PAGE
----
• Atherosclerosis;
  • Hyperlipidemia;
  • Lipoproteins;
  • Oxidative stress;
  • Probiotics


Hyperlipidemia, hyperglycemia, and the oxidative stress are among the known risk factors of atherosclerosis. Our aim was to assess the hypolipidemic and antioxidant effects of a probiotic mix (Lactobacillus acidophilus and Bifidobacterium animalis) in hyperlipidemic hamsters (HL).

Methods and results

Male Golden Syrian hamsters developed hyperlipidemia after 21 weeks of fat diet. For the last 5 weeks of experiment, ten HL were treated with the probiotic mix (HLP), ten received water (HL). Ten animals received standard chow (N). Increase of plasma total cholesterol (TC), triglycerides (TG), phospholipids (PL), oxidized LDL, glucose, of 4-hydroxynonenal (4-HNE) in plasma, liver, and myocardium, and of intestinal Niemann Pick C1 like 1 (NPC1L1) and microsomal TG transfer protein (MTTP) expression was observed in HL versus N. The probiotic mix decreased plasma TC, TG, PL, oxidized LDL, 4-HNE, and glucose levels and increased paraoxonase-1 activity, decreased NPC1L1 and MTTP protein expression compared to HL. In HLP liver, a significant reduction of TC, TG, and fatty acids was observed. PL increased and 4-HNE levels decreased in the liver and myocardium of HLP versus HL.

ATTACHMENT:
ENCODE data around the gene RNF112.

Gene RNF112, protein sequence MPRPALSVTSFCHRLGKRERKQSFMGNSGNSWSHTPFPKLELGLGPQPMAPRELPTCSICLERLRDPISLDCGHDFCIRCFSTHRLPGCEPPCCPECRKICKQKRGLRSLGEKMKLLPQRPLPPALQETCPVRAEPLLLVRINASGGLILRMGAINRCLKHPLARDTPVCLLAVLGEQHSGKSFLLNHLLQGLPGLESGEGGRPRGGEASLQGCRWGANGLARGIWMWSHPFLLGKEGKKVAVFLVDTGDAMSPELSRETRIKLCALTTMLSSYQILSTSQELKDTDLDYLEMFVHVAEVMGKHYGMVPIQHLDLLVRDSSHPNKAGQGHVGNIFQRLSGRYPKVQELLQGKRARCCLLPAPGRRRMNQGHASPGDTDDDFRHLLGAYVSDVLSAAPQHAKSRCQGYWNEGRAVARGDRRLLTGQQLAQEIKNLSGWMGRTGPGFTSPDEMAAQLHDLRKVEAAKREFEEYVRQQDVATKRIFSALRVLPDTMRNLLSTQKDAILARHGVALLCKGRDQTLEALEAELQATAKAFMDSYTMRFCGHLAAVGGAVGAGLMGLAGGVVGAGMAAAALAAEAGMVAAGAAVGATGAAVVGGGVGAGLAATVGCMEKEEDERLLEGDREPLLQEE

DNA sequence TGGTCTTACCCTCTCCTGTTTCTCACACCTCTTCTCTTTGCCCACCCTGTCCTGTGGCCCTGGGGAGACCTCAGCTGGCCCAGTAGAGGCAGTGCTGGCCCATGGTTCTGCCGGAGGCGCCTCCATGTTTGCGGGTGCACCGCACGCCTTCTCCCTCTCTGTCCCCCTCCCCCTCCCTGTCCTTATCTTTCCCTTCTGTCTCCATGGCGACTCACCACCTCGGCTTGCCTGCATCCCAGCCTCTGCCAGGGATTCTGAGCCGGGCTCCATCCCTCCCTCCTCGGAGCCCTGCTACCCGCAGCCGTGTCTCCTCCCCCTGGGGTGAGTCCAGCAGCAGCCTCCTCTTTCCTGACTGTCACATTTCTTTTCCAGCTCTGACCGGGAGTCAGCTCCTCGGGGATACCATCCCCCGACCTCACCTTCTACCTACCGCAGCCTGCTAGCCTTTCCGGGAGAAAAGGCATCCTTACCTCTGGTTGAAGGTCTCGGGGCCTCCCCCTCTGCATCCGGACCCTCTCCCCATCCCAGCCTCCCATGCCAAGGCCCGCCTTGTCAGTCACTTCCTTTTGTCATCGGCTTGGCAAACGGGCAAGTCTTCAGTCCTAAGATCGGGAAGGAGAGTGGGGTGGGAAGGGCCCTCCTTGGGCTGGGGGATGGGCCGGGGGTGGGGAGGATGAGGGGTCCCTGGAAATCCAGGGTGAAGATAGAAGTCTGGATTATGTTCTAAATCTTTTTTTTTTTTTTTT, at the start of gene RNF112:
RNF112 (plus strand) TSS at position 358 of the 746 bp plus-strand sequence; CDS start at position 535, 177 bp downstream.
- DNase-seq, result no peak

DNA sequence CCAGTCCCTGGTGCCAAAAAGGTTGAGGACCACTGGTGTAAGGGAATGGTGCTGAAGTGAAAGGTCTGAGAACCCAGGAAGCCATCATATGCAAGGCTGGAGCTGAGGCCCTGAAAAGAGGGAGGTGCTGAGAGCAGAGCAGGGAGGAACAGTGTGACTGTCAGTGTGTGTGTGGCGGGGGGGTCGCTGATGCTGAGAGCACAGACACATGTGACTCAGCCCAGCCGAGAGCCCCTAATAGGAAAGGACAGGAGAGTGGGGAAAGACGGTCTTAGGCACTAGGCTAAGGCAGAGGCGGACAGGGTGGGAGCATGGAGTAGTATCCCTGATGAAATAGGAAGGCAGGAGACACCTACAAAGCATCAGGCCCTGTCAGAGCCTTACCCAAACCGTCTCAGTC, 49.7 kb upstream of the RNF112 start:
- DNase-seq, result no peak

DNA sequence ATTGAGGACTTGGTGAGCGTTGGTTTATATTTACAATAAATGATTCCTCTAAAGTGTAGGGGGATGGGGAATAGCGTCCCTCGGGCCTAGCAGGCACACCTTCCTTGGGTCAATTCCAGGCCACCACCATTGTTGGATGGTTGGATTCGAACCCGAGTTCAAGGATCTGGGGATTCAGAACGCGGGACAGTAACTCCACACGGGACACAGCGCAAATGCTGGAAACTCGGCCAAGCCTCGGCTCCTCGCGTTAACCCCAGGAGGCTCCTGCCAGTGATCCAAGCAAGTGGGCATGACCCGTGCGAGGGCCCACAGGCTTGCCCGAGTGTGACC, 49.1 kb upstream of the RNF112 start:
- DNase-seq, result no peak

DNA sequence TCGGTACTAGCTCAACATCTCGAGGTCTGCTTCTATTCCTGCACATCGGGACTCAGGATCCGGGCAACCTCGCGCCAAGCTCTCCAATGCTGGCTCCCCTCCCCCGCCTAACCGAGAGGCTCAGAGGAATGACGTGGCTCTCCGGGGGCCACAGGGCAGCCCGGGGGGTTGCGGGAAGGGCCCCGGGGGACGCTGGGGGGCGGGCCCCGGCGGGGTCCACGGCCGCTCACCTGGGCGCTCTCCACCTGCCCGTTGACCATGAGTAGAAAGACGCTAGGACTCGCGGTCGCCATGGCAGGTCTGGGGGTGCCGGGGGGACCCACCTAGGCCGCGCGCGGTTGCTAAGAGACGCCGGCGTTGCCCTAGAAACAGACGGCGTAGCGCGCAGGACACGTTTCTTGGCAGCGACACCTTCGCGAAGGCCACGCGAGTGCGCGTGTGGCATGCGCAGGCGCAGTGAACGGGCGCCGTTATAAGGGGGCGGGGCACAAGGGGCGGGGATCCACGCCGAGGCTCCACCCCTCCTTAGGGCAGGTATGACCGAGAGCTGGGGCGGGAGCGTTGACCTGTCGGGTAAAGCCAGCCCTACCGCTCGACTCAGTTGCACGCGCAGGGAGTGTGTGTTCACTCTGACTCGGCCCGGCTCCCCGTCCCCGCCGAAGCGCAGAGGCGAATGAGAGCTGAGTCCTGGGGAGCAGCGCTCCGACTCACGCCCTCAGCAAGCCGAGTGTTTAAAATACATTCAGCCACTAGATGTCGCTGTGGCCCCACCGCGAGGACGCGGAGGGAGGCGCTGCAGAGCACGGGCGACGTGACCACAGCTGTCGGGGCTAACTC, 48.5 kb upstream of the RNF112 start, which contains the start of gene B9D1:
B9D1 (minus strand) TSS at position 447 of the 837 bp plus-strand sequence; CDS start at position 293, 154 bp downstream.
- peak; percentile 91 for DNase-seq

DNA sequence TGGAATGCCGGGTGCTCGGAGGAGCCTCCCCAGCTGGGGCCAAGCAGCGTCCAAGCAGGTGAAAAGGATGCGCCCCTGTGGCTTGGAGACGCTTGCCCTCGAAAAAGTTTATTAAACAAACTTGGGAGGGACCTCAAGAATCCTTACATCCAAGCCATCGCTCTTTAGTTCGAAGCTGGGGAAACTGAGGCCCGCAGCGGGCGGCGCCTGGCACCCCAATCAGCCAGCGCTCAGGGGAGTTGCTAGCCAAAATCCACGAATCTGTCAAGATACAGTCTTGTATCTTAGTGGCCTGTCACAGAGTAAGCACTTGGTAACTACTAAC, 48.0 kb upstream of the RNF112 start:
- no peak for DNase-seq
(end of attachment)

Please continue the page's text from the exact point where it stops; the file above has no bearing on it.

Our data support the administration of probiotics to humans because of their hypolipidemic (through decreasing intestinal NPC1L1 and MTTP) and antioxidant effects (stimulating HDL-associated paraoxonase-1).